We will need to lay all our burdens down if we are to enter that ultimate celestial union.  Even if, for now, we must keep some at arm’s length for our (or their) safety’s sake, we can still long for the day when all barriers can fall.  We can keep heaven in our heart.

Surely he hath borne our griefs, and carried our sorrows

The young woman laments the whole campus landscape of alcohol-soaked hookup sex. “Women are encouraged to do it, which ignores all the risks for us,” she says. “You get embarrassed and ashamed, so you try to make light of it. Then women get violated and degraded, and they accept it. Who does this culture benefit? Alcohol predators. It doesn’t liberate anybody.”

Emily Yoffe

I would be my brother’s keeper;
I would learn the healer’s art.
To the wounded and the weary
I would show a gentle heart.

Lord, I Would Follow Thee (LDS Hymnal #220)

About once a month or so, I see an article/blog post like this one appear on my Facebook feed.  Every month the same argument is made, and each month it makes less sense to me.  As you can see, it’s now bothered me to the point where I blog about it.

First things first: I don’t like the phrase “Modest is hottest”.  Simply because I don’t like slogans in general.  They are far too reductive and people have a tendency to take a slogan and behave like it is self-evident truth in itself, when it is merely a mnemonic summary of a larger concept.  I understand why people use them, and can even accept that because I’m strange and most people aren’t like me that what I think isn’t actually relevant on this, but it doesn’t stop me being annoyed.

But that’s not what this post is about.  I want to talk about this strange backlash going on these days against the concept of modesty, more specifically the idea that part of modesty’s value (at least, the part of modesty that concerns dress) is that it reduces possible temptations for others (and this is typically referring to men).  Moore has written a fairly standard criticism of this for the most part, I think,  so it seems like a good post to examine.

Moore writes:

The second Article of Faith states, “We believe that men will be punished for their own sins…” Constantly telling a girl that a man’s thoughts and actions are her responsibility is doctrinally incorrect.

Leaving aside the seamless shift from the earlier ‘occasionally hear[ing]’ to ‘constantly telling’, this subtly distorts the second article of faith, and obscures the scriptural fact that we do bear *a* (as distinct from *the*) responsibility towards others’ attitudes and actions.   Jacob, son of Lehi,  spoke of the duty he and his brother Joseph felt towards those for whom they had a stewardship to teach:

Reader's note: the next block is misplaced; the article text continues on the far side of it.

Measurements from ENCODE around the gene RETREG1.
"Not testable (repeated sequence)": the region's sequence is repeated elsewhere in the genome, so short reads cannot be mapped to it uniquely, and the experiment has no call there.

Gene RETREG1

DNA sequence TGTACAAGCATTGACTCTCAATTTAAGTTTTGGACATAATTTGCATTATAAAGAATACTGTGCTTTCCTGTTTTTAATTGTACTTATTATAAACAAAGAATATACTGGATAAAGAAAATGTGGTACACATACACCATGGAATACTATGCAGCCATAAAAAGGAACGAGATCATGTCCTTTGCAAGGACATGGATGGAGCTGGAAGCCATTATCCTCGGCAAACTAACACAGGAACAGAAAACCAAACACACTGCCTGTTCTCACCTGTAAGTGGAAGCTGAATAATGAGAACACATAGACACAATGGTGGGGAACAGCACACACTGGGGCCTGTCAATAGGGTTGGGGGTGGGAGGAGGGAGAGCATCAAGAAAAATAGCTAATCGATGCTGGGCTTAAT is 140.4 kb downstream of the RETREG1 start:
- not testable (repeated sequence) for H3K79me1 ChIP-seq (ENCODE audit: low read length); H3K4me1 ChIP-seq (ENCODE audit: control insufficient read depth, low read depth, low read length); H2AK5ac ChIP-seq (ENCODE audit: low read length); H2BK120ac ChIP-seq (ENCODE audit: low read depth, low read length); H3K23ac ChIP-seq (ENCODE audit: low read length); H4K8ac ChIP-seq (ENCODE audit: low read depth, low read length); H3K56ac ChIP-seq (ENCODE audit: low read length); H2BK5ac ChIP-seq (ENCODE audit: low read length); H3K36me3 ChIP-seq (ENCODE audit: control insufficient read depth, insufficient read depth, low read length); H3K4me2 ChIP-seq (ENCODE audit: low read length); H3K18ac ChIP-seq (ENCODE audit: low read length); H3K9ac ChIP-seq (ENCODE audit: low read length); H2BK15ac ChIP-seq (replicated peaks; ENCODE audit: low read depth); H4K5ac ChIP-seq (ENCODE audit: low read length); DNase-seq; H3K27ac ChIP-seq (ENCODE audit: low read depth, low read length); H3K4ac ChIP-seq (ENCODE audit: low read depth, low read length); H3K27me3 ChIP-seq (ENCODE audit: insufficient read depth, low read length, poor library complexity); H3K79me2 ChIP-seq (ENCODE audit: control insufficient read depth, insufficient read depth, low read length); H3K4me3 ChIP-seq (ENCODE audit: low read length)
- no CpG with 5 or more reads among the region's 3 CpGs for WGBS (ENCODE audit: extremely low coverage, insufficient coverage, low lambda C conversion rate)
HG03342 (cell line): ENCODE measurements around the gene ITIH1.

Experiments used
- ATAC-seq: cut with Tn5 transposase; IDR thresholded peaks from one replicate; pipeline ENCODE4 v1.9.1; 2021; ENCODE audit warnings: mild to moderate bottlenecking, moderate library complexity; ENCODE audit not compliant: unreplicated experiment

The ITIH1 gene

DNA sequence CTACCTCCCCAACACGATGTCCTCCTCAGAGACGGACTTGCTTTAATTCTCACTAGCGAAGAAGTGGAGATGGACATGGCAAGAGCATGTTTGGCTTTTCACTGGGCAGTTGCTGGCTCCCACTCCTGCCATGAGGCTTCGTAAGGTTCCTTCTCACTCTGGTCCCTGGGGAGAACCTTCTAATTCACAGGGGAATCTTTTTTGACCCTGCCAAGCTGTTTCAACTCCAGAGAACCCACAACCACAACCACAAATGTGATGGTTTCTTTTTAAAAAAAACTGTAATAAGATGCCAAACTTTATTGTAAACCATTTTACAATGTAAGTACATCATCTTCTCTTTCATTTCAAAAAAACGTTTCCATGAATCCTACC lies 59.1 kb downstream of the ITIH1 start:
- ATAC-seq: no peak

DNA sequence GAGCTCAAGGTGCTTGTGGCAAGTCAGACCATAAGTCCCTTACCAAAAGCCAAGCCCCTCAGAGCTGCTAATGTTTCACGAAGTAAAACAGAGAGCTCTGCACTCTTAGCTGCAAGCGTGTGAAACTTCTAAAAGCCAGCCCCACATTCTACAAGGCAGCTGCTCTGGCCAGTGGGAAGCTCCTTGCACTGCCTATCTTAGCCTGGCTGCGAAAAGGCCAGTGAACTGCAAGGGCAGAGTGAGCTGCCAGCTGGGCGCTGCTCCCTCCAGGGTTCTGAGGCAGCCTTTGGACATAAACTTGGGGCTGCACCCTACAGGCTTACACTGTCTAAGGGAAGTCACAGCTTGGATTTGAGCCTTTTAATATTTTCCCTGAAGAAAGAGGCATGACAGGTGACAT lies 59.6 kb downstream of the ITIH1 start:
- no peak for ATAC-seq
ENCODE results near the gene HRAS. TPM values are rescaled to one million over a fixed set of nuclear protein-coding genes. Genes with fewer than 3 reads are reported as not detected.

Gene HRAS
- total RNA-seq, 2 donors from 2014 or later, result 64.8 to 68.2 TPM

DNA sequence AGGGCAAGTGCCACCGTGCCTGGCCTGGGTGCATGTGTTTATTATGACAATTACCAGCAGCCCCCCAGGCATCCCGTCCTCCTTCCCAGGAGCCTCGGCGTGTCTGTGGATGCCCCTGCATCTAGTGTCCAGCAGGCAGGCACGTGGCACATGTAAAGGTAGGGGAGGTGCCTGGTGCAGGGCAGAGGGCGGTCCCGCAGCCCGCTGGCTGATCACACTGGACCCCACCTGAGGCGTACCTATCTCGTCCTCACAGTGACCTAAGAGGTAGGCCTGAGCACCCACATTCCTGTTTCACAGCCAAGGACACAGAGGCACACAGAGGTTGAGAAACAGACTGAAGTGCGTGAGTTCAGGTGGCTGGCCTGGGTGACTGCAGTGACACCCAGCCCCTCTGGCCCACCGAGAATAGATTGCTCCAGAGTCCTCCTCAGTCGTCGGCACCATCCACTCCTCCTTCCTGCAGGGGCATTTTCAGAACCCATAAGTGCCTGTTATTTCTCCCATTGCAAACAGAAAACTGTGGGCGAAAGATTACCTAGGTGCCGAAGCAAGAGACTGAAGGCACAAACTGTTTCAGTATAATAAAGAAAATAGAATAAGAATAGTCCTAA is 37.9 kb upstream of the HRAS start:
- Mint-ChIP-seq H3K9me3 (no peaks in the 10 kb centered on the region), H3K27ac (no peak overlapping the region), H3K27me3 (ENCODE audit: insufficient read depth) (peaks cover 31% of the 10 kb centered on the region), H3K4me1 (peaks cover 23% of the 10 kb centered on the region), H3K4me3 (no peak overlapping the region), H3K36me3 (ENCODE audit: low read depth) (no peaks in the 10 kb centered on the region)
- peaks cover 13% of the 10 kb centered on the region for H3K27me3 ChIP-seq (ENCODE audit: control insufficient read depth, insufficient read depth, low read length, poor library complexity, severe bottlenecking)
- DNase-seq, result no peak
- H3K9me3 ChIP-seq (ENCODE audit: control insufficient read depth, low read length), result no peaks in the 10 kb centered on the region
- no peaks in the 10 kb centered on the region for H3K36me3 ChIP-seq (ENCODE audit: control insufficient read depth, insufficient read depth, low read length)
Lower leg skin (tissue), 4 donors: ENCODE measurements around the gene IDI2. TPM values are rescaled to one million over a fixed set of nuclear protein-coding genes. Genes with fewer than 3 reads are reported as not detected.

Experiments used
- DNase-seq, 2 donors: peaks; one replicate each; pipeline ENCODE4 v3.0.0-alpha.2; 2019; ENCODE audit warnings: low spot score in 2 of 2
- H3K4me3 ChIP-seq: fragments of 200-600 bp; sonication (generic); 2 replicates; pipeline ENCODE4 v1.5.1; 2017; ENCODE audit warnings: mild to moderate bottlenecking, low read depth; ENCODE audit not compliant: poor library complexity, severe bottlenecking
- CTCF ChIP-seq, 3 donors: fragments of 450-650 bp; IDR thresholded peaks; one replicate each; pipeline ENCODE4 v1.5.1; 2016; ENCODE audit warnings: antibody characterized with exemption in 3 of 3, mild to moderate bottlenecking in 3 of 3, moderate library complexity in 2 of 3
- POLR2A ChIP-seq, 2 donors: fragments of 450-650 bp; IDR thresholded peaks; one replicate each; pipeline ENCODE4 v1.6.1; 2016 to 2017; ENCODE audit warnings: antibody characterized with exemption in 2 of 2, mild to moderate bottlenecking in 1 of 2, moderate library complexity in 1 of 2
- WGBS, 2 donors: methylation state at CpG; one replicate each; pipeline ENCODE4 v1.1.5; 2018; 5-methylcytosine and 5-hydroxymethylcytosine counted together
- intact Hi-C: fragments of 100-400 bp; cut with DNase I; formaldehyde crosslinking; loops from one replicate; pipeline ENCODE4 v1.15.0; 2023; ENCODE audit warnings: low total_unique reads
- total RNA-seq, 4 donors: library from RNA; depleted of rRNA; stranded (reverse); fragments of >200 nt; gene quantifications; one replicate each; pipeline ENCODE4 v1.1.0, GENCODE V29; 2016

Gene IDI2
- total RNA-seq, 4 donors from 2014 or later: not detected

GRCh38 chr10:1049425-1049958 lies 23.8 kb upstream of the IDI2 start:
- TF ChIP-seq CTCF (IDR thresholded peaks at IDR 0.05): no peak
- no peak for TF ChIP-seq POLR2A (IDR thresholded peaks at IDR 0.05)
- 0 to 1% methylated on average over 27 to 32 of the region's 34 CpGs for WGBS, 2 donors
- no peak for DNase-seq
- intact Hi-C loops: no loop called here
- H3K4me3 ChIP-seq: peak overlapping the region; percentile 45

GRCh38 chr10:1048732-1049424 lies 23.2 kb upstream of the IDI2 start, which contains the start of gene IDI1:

And we did magnify our office unto the Lord, taking upon us the responsibility, answering the sins of the people upon our own heads if we did not teach them the word of God with all diligence; wherefore, by laboring with our might their blood might not come upon our garments; otherwise their blood would come upon our garments, and we would not be found spotless at the last day.

Alma the Younger’s guilt during his incapacity was centred on the effects his words and actions had had on others to the point where he considered what he had done as tantamount to murder:

Yea, I did remember all my sins and iniquities, for which I was tormented with the pains of hell; yea, I saw that I had rebelled against my God, and that I had not kept his holy commandments.

Yea, and I had murdered many of his children, or rather led them away unto destruction; yea, and in fine so great had been my iniquities, that the very thought of coming into the presence of my God did rack my soul with inexpressible horror.

In an even more analogous case, Paul sought to avoid situations where his actions could be misinterpreted by those without sufficient gospel knowledge:

Howbeit there is not in every man that knowledge: for some with conscience of the idol unto this hour eat it as a thing offered unto an idol; and their conscience being weak is defiled.

But meat commendeth us not to God: for neither, if we eat, are we the better; neither, if we eat not, are we the worse.

But take heed lest by any means this liberty of yours become a stumbling block to them that are weak.

For if any man see thee which hast knowledge sit at meat in the idol’s temple, shall not the conscience of him which is weak be emboldened to eat those things which are offered to idols;

And through thy knowledge shall the weak brother perish, for whom Christ died?

But when ye sin so against the brethren, and wound their weak conscience, ye sin against Christ.

Wherefore, if meat make my brother to offend, I will eat no flesh while the world standeth, lest I make my brother to offend.

The concept of immodesty as temptation even pops up in General Conference from time to time, most explicitly in recent times by Elder Oaks, I believe.

The idea that the concept of interpersonal responsibility is undoctrinal is false.  Indeed, it is specifically refuted in scripture.  Yes, there are fundamental limits to that responsibility, but it exists nonetheless, and it stems out of the intention that we regard each other’s welfare as our own.

Moore continues:

It also translates closely to the idea that it is a woman’s responsibility to maintain the sexual standards of a relationship. Elder Jeffery R. Holland said, “I have heard all my life that it is the young woman who has to assume the responsibility for controlling the limits of intimacy in courtship because a young man cannot. What an unacceptable response to such a serious issue! What kind of man is he, what priesthood or power or strength or self-control does this man have that lets him develop in society, grow to the age of mature accountability, perhaps even pursue a university education and prepare to affect the future of colleagues and kingdoms and the course of the world, but yet does not have the mental capacity or the moral will to say, ‘I will not do that thing?’ No, this sorry drugstore psychology would have us say, ‘He just can’t help himself. His glands have complete control over his life–his mind, his will, his entire future.’… I refuse to buy some young man’s feigned innocence who wants to sin and call it psychology.”